Yes, King’s words continue to inspire a nation. But the Civil Rights Act did not spill forth from the mouth of King; it was the culmination of decades of community struggles, Congressional lobbying and judicial strategy. No speech, no matter how awe-inspiring, could have led a Southern Democrat in 1964, six weeks before his party’s nominating convention, in the summer of a presidential election year, to sign the most important piece of civil rights legislation since Reconstruction. That unthinkable political act was made possible by a confluence of factors, including important shifts occurring within the Democratic Party. For example, in the 1958 midterm elections eleven racially liberal Republican senators were replaced by eleven racially liberal Democrats. The election did not alter total Congressional support for civil rights legislation, but it did shift the balance of power on race issues between the parties. For the first time, the party of Lincoln did not have exclusive claim on racial liberalism, and for the first time the Democratic Party’s powerful Southern segregationist base was balanced against a progressive Northern force. This shift was just enough, when combined with the visible struggle of disciplined, nonviolent Southern resisters, to give Johnson the courage to act on civil rights.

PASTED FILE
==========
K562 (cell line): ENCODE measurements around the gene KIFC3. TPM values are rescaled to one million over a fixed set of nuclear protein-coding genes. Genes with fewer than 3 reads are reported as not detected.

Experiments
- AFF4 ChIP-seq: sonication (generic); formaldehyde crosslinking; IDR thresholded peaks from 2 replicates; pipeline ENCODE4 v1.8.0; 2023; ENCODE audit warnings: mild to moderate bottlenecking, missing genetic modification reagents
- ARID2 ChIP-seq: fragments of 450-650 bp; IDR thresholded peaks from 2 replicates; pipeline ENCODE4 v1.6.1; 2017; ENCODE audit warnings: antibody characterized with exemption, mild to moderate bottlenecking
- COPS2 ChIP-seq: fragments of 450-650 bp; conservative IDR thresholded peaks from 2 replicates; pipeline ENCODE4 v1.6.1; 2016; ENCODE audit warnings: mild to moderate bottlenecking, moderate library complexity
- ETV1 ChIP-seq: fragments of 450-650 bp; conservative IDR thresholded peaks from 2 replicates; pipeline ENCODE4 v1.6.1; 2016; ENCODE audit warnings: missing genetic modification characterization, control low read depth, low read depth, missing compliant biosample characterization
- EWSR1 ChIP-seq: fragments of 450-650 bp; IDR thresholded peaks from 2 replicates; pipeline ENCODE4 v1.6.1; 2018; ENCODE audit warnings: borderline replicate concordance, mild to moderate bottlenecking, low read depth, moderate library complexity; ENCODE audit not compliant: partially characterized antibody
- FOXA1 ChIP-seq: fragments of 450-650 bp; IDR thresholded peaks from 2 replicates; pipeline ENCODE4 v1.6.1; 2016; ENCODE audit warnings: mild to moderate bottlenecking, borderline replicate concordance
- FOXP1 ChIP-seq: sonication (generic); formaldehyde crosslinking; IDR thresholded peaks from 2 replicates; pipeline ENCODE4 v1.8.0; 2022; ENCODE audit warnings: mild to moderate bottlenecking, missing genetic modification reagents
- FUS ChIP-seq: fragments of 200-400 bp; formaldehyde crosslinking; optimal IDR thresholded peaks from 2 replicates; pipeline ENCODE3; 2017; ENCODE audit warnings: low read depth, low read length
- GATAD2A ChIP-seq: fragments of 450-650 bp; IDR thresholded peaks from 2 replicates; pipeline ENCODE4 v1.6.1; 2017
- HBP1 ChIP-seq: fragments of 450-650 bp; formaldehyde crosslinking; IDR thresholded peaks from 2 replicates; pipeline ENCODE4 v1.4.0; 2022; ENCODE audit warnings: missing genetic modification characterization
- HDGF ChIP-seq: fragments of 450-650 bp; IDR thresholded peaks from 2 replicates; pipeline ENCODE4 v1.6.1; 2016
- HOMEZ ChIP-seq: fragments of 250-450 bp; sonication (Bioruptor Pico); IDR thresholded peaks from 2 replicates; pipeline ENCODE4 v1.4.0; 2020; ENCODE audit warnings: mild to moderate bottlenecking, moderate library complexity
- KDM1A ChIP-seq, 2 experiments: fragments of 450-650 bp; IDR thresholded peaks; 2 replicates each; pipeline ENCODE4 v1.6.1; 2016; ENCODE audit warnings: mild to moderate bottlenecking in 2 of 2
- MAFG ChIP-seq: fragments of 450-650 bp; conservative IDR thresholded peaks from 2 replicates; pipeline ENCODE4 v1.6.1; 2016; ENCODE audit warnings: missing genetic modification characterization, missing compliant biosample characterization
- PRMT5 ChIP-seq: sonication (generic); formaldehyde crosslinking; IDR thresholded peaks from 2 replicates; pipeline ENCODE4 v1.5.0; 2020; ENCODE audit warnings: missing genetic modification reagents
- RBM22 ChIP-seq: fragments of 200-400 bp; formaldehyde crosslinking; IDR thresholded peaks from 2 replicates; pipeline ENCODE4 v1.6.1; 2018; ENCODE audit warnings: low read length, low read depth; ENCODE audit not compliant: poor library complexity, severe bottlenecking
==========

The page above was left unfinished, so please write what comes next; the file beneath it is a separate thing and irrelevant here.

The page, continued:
Beck is much less frightening if we step away from the speeches and look at the history. Recall the awful rhetorical backlash that confronted Johnson in 1964. Barry Goldwater vehemently opposed Johnson in a race-baiting campaign that also included Goldwater’s support for use of nuclear weapons in Vietnam, deep cuts in social programs, strict limits on Social Security and privatization of key government functions. Like Beck today, Goldwater framed the government as the enemy of the people. Like Beck, Goldwater had the full-throated support of a significant group of white Americans who shuddered as they faced the changing social, political and racial landscape. Like Beck, Goldwater appealed to base impulses in American public discourse. Like Beck, Goldwater frightened liberals to their core. Now take a deep breath and recall that Johnson won the 1964 election. Less than a year later he signed the 1965 Voting Rights Act, ushering in a new era of full citizenship for black Americans.
It was difficult, and somewhat comical, to watch Glenn Beck stand in the physical shadow of Lincoln and the historical shadow of King and beckon America to turn back. Difficult, but not scary. The political, economic and demographic shifts that ushered in the Democratic Congress in 2006 are not unlike those of 1958. The Obama administration’s difficult, halting, imperfect and often unpopular choices are reminiscent of Johnson. The swift backlash of the right is familiar. An inspiring (and brief) speech might soothe our collective stress, but ultimately the work of the midterm elections will occur in field offices, local newspapers, candidate efforts and community organizing. Do not be afraid of the talking; it is time to work.